“We strongly believe that electronic games are not a fad; it is the way America is playing games now and will increasingly do so in the future,” Lazarus said at the time.


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Read the whole thing here. Next, signs that your neighborhood is being gentrified, in this story by Michal “MJ” Jones at Salon:

A news search of “gentrification” will land you with thousands of perspectives both for and against. Though the debate has emerged most vocally in the past several years, for residents born and raised in major cities, the ongoing loss of home is felt deeply.
“It is a feeling of powerlessness,” says Bie Aweh, who was raised in the Roxbury and Brighton neighborhoods of Boston. “You’re already vulnerable because of poverty, and it makes you feel like you have no power because capitalism talks the loudest.”

While many in support of urban renewal and development cite decreased crime rates and increased revenue as benefits, long-term residents from coast to coast echo concerns about the impact of gentrification on historically poor, predominantly of color neighborhoods.

Each of the people I spoke to were raised in historically black, poor communities now experiencing continued or more recent waves of gentrification. Noni Galloway, of Oakland, defines gentrification as, “when an environment or culture is taken over or redefined by another culture.”

On a surface level, the changes that come with gentrification are physical — new beer gardens, condominiums and bike lanes — and happen seemingly overnight. Many residents are left to grapple with what, where and whom to call “home.”

1. Shifts in demographics: ‘White people jogging was the first sign.’

When I first moved to Berkeley as a teenager in the early oughts, my peers had endless warnings for me about the neighboring city of Oakland. People living outside of Oakland, many of them white and/or middle to upper class, generalized it as “sketch,” “dangerous” and “crime-infested.”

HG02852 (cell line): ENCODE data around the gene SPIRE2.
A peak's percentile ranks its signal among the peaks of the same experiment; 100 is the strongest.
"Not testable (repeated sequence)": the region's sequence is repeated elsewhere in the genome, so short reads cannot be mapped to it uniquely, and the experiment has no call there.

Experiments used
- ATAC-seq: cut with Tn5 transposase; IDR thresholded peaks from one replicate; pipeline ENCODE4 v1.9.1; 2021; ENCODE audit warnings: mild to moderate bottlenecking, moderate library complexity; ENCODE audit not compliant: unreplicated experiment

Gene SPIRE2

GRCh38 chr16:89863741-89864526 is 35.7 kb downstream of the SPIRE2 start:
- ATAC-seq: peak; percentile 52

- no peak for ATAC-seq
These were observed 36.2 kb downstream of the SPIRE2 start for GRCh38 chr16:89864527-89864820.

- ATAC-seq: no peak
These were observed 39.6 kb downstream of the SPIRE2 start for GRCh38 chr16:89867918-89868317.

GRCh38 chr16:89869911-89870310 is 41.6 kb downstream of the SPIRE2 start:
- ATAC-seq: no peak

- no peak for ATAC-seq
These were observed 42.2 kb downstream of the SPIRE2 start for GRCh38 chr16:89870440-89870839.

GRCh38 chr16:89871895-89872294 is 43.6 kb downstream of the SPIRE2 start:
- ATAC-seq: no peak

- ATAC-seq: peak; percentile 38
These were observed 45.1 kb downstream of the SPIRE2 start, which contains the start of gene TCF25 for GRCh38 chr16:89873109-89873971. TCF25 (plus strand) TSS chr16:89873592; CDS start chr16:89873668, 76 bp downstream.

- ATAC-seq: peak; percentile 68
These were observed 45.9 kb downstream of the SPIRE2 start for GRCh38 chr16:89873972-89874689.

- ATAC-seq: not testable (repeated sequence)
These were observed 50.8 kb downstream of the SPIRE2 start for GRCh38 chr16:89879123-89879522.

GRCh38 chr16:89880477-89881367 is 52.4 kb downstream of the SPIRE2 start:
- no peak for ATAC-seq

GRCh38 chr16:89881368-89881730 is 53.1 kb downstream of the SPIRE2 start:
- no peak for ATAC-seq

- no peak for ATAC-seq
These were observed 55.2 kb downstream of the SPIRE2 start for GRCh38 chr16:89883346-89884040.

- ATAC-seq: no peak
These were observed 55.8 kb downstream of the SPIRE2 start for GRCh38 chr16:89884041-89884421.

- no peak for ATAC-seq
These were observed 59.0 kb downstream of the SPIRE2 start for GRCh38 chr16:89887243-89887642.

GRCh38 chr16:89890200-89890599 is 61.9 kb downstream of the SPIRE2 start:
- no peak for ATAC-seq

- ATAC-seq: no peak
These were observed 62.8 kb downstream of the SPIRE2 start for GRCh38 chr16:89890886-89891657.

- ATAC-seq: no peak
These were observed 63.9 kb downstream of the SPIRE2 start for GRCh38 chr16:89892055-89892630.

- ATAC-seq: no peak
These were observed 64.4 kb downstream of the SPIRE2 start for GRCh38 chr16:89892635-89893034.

The neighborhoods they cautioned me against visiting are now, over 10 years later, spaces where young professionals are flocking to, often describing them as “up-and-coming.”

When asked to reflect on the first signs of gentrification they saw in their cities, three of four interviewees specifically mentioned “white people jogging,” especially in areas they previously would not have set foot in. The influx of white and middle-class newcomers on its own is not the issue; rather the loss of culture and diversity that comes when a city’s long-term inhabitants can no longer afford to stay.

“We used to be a Mecca for black home ownership. Now reports that thousands of illegal foreclosures take place in Wayne County,” said Will, an activist from Detroit. “The discussion of so-called ‘improvement’ should not be separated from the misery being created for tens of thousands of Detroiters.”

Much of the conversation in support of gentrification is coded in a racist and classist belief system that blames the residents themselves for crime rates, rather than lawmakers, local politicians and complicit newcomers who are disinvested from solving the causes of poverty.

The increase of white and/or middle-class new residents to traditionally poor neighborhoods tends to follow or reflect changes in infrastructure, another highly discussed symptom of gentrification.

2. Shifts in infrastructure: ‘Government housing began to disappear.’

“Government housing began to disappear and the projects were being torn down,” said Crystal Lay, of Chicago. “People were being displaced to other areas and put in these quickly built homes.”

The shifts that happen to city landscapes undergoing gentrification are more than physical, they are symbolic of efforts to “improve” an area for incoming residents.